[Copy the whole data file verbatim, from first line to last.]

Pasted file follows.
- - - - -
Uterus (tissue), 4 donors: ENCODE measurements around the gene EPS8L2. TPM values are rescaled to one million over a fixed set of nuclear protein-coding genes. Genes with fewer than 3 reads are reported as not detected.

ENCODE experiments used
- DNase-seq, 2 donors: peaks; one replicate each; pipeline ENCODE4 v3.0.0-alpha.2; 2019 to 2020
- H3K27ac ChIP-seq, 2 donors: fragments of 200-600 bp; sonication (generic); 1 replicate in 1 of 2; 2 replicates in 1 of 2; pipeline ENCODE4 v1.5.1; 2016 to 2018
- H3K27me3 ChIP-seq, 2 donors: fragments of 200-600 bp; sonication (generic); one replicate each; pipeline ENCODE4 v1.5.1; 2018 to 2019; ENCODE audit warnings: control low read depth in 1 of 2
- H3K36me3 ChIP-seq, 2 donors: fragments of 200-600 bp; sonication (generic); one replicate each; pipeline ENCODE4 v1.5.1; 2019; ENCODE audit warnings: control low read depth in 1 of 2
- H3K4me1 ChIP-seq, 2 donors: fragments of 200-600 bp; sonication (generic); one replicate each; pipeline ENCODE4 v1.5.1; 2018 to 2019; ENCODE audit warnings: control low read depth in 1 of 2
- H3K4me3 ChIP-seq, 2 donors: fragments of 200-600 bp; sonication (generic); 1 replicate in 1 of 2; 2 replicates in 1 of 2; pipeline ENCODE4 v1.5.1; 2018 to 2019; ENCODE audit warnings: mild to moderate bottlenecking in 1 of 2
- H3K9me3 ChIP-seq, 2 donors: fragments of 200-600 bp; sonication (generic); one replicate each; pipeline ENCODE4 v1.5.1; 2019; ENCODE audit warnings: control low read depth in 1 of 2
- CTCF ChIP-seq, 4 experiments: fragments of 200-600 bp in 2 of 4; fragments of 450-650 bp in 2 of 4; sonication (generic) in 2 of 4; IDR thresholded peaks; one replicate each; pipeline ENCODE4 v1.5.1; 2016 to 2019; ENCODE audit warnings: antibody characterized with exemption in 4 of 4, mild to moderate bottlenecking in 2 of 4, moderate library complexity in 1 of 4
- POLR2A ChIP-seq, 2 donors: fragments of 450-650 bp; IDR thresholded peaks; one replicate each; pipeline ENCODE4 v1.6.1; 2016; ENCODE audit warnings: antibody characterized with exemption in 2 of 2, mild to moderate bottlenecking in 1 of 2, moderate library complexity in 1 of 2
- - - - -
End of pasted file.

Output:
Uterus (tissue), 4 donors: ENCODE measurements around the gene EPS8L2. TPM values are rescaled to one million over a fixed set of nuclear protein-coding genes. Genes with fewer than 3 reads are reported as not detected.

ENCODE experiments used
- DNase-seq, 2 donors: peaks; one replicate each; pipeline ENCODE4 v3.0.0-alpha.2; 2019 to 2020
- H3K27ac ChIP-seq, 2 donors: fragments of 200-600 bp; sonication (generic); 1 replicate in 1 of 2; 2 replicates in 1 of 2; pipeline ENCODE4 v1.5.1; 2016 to 2018
- H3K27me3 ChIP-seq, 2 donors: fragments of 200-600 bp; sonication (generic); one replicate each; pipeline ENCODE4 v1.5.1; 2018 to 2019; ENCODE audit warnings: control low read depth in 1 of 2
- H3K36me3 ChIP-seq, 2 donors: fragments of 200-600 bp; sonication (generic); one replicate each; pipeline ENCODE4 v1.5.1; 2019; ENCODE audit warnings: control low read depth in 1 of 2
- H3K4me1 ChIP-seq, 2 donors: fragments of 200-600 bp; sonication (generic); one replicate each; pipeline ENCODE4 v1.5.1; 2018 to 2019; ENCODE audit warnings: control low read depth in 1 of 2
- H3K4me3 ChIP-seq, 2 donors: fragments of 200-600 bp; sonication (generic); 1 replicate in 1 of 2; 2 replicates in 1 of 2; pipeline ENCODE4 v1.5.1; 2018 to 2019; ENCODE audit warnings: mild to moderate bottlenecking in 1 of 2
- H3K9me3 ChIP-seq, 2 donors: fragments of 200-600 bp; sonication (generic); one replicate each; pipeline ENCODE4 v1.5.1; 2019; ENCODE audit warnings: control low read depth in 1 of 2
- CTCF ChIP-seq, 4 experiments: fragments of 200-600 bp in 2 of 4; fragments of 450-650 bp in 2 of 4; sonication (generic) in 2 of 4; IDR thresholded peaks; one replicate each; pipeline ENCODE4 v1.5.1; 2016 to 2019; ENCODE audit warnings: antibody characterized with exemption in 4 of 4, mild to moderate bottlenecking in 2 of 4, moderate library complexity in 1 of 4
- POLR2A ChIP-seq, 2 donors: fragments of 450-650 bp; IDR thresholded peaks; one replicate each; pipeline ENCODE4 v1.6.1; 2016; ENCODE audit warnings: antibody characterized with exemption in 2 of 2, mild to moderate bottlenecking in 1 of 2, moderate library complexity in 1 of 2